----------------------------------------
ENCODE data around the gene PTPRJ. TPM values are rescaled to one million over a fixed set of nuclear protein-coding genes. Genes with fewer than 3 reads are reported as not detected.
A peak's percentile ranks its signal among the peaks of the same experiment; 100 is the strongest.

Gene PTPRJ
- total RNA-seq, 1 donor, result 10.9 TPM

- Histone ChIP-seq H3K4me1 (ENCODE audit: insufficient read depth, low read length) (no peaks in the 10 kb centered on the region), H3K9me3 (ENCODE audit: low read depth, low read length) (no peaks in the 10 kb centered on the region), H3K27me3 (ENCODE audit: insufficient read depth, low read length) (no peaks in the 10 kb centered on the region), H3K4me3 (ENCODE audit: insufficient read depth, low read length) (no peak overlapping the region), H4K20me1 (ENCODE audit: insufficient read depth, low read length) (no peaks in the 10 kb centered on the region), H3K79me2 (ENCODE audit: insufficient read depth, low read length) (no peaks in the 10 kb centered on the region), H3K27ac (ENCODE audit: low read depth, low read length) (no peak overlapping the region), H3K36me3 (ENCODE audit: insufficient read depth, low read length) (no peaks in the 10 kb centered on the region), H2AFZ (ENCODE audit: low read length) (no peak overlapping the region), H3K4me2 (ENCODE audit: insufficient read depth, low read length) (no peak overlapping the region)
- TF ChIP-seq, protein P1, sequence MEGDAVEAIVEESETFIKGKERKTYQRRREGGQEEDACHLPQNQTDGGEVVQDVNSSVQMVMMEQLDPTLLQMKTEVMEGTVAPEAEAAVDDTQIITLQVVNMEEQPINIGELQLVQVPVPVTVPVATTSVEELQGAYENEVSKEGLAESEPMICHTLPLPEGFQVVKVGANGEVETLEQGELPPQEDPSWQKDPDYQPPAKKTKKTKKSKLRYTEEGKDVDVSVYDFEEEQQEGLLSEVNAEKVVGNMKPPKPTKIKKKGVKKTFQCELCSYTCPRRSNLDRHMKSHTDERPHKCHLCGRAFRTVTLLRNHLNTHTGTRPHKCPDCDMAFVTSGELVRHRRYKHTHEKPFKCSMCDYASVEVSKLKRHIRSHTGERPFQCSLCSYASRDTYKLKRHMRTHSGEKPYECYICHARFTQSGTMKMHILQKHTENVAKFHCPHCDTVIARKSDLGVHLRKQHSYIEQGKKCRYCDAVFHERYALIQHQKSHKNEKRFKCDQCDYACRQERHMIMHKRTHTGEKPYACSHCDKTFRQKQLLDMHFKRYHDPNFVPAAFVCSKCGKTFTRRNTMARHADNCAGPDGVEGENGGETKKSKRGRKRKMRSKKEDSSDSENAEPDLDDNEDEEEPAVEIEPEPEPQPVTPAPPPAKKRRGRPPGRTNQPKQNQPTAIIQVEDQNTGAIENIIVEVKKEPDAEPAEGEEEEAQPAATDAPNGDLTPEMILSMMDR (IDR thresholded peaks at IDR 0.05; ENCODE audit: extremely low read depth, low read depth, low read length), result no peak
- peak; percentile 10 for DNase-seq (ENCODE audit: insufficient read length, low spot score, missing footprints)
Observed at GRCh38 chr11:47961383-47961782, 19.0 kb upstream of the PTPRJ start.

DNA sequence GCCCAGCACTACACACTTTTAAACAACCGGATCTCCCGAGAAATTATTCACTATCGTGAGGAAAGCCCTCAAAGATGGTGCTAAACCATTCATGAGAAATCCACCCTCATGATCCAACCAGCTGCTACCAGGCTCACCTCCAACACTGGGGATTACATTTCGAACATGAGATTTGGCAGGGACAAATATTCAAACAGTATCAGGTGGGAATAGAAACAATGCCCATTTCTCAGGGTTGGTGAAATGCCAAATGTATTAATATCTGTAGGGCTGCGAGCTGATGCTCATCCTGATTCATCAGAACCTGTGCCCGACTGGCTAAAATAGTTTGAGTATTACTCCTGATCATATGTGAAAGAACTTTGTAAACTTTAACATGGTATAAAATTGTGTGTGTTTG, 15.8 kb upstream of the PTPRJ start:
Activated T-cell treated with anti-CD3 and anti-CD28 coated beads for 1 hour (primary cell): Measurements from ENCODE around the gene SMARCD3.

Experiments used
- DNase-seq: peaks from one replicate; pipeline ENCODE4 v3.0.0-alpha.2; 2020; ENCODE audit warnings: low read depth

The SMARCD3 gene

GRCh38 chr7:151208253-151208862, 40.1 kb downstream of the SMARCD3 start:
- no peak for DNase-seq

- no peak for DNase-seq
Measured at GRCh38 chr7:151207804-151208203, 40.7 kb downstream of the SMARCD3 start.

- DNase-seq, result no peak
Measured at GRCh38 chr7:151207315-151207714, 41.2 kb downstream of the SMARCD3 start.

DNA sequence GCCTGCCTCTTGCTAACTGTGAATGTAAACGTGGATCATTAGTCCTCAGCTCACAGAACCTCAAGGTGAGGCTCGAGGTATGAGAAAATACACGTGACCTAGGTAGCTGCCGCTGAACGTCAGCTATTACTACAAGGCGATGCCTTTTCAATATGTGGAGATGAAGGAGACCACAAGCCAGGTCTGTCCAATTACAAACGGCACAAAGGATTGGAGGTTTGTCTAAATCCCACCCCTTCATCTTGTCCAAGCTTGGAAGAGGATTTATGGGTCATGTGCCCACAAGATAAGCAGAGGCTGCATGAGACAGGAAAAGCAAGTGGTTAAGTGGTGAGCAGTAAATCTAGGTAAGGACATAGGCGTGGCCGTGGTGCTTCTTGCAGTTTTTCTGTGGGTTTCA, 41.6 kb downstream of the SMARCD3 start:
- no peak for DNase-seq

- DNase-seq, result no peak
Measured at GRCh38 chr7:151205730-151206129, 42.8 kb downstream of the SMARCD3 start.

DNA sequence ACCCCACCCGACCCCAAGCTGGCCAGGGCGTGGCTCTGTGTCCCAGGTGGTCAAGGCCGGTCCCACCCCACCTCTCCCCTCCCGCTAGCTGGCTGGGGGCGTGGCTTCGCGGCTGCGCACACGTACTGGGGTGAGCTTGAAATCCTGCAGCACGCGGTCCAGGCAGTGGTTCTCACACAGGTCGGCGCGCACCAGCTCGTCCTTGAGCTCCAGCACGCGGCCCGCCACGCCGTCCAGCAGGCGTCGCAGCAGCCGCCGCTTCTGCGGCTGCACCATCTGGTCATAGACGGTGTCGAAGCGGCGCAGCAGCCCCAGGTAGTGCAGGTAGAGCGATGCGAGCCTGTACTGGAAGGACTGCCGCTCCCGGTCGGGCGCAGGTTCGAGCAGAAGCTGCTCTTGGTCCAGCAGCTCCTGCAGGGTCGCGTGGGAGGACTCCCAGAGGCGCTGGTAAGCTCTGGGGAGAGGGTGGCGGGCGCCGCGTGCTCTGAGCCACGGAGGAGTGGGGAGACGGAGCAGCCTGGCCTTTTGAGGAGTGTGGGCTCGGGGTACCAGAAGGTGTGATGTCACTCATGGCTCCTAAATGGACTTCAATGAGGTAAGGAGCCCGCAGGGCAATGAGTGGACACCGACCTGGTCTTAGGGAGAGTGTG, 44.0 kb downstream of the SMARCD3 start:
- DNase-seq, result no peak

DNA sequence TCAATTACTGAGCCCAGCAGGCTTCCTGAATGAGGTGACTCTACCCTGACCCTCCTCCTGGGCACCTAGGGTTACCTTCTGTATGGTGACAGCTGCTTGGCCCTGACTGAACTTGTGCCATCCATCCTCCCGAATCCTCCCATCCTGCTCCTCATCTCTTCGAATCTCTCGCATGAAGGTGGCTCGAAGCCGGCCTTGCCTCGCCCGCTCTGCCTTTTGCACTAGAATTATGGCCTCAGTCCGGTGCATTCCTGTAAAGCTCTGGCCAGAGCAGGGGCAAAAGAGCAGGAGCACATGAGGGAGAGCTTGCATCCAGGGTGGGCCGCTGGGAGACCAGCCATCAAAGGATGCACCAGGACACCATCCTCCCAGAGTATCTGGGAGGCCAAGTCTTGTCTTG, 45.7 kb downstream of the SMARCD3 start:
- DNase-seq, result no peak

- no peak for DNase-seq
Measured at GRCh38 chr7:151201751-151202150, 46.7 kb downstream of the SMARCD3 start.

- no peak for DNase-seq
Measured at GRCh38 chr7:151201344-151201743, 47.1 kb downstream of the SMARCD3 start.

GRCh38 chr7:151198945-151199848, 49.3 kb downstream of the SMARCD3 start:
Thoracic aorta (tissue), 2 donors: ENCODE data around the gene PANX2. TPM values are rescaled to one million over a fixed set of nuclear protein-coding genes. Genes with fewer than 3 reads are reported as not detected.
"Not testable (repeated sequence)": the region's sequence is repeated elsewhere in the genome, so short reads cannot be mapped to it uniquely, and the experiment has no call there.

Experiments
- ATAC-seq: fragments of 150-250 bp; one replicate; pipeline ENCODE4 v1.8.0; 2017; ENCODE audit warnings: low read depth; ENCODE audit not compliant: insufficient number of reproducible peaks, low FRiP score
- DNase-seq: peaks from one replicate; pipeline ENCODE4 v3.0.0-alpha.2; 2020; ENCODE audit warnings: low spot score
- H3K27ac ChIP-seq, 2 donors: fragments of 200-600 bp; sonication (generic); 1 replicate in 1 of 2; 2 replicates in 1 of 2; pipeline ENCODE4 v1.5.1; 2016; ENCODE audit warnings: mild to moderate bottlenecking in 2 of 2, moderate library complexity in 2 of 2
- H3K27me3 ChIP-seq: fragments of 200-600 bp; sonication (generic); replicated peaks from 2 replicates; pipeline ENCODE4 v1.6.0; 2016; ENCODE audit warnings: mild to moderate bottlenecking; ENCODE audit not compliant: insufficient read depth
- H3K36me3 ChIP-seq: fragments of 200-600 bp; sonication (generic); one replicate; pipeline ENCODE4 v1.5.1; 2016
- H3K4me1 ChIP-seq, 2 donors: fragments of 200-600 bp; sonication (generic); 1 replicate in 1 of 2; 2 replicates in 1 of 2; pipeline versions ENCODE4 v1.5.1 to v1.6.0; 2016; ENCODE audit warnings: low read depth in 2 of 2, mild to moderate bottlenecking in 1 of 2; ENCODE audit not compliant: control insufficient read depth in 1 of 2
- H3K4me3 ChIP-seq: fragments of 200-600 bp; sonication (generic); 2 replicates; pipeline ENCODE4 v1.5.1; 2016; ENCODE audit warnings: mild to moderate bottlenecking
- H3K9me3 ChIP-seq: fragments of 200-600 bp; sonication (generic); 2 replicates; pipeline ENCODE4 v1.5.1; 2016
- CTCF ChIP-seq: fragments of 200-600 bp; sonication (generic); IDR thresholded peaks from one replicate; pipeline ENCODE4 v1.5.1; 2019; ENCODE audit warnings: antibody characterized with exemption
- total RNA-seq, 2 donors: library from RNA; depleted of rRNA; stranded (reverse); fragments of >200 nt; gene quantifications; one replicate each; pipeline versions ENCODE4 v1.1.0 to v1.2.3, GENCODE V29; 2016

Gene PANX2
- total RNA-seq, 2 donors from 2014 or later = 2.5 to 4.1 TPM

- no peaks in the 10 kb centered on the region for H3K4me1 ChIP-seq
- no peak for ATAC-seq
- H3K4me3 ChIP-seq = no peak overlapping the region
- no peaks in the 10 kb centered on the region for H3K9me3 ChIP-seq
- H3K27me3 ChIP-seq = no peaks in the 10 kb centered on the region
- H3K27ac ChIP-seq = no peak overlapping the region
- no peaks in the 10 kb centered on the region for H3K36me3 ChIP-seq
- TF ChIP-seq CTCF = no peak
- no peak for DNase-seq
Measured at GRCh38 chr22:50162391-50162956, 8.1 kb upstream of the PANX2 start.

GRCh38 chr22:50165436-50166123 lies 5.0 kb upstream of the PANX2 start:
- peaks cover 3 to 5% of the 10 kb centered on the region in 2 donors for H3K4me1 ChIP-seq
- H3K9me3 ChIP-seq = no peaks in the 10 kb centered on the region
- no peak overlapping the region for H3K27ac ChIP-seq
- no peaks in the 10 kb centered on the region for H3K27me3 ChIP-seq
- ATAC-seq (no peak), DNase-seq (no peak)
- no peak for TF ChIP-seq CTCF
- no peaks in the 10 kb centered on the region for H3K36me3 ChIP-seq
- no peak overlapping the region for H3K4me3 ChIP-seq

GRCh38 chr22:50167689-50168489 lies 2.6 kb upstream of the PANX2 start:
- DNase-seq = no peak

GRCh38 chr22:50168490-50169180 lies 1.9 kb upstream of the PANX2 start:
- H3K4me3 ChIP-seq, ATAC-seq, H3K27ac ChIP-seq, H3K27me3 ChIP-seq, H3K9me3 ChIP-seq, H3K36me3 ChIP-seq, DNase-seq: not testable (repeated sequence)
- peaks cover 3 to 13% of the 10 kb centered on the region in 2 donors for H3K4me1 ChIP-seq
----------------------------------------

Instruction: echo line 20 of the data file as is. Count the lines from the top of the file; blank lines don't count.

DNA sequence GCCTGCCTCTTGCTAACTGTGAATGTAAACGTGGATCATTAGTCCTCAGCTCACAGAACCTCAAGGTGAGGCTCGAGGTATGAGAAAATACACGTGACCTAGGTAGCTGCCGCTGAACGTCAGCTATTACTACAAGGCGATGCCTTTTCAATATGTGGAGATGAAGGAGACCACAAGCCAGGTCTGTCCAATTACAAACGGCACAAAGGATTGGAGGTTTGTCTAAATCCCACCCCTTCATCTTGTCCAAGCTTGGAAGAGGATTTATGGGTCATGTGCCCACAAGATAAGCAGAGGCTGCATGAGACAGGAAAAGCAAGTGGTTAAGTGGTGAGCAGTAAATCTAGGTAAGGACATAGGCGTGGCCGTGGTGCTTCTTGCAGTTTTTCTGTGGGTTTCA, 41.6 kb downstream of the SMARCD3 start: